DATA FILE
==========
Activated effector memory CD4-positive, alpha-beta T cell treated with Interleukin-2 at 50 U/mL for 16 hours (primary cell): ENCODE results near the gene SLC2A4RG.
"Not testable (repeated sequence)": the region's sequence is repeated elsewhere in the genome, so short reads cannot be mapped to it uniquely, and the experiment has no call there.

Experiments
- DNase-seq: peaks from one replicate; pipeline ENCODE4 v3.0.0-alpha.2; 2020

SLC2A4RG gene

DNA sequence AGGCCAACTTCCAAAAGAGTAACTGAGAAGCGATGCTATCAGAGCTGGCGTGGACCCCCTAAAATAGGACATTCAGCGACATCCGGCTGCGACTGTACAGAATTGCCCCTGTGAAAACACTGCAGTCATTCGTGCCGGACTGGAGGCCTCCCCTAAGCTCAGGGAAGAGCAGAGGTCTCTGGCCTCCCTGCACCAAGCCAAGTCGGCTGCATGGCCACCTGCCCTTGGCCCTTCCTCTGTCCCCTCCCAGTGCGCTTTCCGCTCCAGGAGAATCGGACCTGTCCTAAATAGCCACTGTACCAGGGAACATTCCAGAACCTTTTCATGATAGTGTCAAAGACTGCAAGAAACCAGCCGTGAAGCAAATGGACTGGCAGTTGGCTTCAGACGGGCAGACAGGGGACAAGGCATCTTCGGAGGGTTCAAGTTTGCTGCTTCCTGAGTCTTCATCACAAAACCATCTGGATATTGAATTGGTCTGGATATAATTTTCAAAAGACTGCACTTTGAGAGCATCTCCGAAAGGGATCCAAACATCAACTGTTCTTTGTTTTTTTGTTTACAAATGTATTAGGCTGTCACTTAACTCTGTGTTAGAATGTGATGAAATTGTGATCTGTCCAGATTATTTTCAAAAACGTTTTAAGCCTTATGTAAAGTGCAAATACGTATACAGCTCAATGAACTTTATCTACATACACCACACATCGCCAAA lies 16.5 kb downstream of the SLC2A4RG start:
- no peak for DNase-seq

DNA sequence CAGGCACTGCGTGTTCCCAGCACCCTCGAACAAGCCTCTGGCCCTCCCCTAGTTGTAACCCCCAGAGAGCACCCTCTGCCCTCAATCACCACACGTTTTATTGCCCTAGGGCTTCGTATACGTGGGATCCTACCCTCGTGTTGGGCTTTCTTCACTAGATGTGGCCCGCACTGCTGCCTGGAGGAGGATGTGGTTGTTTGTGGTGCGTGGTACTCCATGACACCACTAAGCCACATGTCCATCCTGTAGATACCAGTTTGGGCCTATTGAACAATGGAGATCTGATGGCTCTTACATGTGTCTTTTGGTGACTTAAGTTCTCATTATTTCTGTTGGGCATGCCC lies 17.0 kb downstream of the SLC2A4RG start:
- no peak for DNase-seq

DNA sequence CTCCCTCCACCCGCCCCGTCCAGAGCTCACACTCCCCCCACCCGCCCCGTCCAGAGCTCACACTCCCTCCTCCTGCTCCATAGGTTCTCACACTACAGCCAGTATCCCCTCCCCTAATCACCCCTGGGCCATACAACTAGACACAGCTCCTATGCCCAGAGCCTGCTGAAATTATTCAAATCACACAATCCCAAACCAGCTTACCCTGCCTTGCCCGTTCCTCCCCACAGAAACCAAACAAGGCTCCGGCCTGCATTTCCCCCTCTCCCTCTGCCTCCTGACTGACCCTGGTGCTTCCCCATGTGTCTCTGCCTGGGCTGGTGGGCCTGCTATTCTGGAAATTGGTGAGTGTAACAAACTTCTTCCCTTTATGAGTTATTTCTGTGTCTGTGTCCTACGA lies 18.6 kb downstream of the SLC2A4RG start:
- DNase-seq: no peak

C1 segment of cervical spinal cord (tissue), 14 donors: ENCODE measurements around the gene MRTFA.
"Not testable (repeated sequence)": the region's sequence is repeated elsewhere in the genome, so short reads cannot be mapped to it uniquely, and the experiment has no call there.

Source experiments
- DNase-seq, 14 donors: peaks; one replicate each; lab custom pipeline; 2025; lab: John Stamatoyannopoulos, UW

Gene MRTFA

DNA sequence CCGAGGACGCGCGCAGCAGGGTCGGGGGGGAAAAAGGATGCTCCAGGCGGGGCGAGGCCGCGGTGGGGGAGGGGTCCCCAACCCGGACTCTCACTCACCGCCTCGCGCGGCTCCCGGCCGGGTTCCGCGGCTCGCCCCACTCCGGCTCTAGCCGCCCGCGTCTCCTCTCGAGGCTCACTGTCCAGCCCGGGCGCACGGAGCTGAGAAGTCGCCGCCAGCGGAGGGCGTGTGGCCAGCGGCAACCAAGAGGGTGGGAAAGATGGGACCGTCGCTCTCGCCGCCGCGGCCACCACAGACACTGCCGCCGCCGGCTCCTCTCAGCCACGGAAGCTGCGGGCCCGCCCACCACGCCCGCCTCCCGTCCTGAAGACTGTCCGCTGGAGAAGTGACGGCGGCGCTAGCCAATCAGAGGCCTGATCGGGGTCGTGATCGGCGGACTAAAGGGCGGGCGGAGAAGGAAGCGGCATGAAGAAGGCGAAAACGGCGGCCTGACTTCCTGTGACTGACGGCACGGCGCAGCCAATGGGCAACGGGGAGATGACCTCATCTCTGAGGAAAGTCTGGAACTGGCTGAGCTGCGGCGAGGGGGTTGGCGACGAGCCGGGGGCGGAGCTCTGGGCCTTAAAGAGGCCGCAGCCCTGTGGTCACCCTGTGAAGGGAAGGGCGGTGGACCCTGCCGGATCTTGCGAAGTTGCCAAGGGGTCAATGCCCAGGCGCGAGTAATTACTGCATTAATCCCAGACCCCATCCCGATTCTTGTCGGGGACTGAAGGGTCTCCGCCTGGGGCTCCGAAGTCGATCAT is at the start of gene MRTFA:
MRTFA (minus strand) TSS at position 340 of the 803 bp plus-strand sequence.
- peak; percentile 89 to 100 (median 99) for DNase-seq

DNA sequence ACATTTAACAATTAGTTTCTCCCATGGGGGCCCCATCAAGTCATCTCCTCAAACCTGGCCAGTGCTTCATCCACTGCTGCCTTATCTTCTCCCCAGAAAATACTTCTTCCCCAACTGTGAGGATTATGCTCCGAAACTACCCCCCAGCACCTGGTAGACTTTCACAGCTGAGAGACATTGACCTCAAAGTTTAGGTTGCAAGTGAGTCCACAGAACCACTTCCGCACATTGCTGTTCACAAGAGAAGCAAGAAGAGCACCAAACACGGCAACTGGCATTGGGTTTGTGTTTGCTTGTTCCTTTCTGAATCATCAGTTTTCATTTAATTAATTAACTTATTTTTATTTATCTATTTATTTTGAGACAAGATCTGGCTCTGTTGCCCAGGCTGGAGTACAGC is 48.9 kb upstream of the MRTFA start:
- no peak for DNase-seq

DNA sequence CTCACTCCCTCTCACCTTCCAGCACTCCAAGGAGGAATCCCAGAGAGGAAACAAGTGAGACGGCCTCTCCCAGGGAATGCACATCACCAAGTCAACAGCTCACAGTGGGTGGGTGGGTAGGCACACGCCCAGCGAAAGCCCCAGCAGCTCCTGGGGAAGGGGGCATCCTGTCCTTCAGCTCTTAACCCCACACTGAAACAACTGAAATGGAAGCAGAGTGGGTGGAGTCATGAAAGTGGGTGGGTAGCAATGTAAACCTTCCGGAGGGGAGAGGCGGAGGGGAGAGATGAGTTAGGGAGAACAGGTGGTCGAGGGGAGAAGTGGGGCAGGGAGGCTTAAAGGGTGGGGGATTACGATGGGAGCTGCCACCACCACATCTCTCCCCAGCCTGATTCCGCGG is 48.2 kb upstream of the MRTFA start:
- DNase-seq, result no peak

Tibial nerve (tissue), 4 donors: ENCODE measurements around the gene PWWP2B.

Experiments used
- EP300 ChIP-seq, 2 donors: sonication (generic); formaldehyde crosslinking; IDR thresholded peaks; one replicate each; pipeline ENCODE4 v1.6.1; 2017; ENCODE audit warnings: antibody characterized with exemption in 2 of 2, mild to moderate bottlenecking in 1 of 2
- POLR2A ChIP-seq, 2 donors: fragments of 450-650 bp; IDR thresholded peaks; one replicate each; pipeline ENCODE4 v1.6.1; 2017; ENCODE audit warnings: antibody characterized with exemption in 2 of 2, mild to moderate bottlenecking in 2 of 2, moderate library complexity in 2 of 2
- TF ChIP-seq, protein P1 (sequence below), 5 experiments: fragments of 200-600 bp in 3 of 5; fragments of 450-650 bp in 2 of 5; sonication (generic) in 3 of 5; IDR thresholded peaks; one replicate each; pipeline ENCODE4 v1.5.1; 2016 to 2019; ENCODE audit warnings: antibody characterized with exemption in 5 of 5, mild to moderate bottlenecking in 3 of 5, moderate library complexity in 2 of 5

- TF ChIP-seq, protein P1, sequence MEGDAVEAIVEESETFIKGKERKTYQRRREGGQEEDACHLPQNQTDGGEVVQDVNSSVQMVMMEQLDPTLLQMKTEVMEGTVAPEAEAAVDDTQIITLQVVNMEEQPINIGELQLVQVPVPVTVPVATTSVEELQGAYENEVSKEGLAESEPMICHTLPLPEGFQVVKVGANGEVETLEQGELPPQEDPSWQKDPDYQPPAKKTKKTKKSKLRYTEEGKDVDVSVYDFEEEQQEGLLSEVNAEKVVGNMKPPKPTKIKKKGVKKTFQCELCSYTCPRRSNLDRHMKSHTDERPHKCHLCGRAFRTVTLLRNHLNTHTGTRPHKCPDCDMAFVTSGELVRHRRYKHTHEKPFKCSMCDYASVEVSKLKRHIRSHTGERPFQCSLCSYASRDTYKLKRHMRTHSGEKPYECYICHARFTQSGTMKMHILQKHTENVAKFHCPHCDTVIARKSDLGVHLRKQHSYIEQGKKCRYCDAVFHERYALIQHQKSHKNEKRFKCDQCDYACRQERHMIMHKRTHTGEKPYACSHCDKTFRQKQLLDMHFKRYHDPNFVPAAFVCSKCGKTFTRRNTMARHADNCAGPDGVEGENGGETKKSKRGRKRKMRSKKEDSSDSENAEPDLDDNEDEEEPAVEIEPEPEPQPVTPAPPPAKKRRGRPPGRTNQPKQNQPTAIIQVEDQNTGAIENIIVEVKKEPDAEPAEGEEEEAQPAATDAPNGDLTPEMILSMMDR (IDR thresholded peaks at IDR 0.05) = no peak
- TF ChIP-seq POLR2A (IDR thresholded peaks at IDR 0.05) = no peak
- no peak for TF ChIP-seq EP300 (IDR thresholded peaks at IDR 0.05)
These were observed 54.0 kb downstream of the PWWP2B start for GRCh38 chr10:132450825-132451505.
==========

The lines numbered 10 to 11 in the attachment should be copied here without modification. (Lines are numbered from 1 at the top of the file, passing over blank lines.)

DNA sequence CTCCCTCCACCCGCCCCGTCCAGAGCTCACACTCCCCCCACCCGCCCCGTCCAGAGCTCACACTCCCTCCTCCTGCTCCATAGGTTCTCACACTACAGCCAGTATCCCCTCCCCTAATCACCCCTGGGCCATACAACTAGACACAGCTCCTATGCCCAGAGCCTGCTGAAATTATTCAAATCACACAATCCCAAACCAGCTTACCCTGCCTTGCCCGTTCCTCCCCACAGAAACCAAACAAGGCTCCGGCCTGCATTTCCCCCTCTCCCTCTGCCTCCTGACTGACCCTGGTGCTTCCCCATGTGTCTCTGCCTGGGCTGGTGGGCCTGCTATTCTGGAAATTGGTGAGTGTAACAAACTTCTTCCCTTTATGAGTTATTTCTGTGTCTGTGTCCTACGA lies 18.6 kb downstream of the SLC2A4RG start:
- DNase-seq: no peak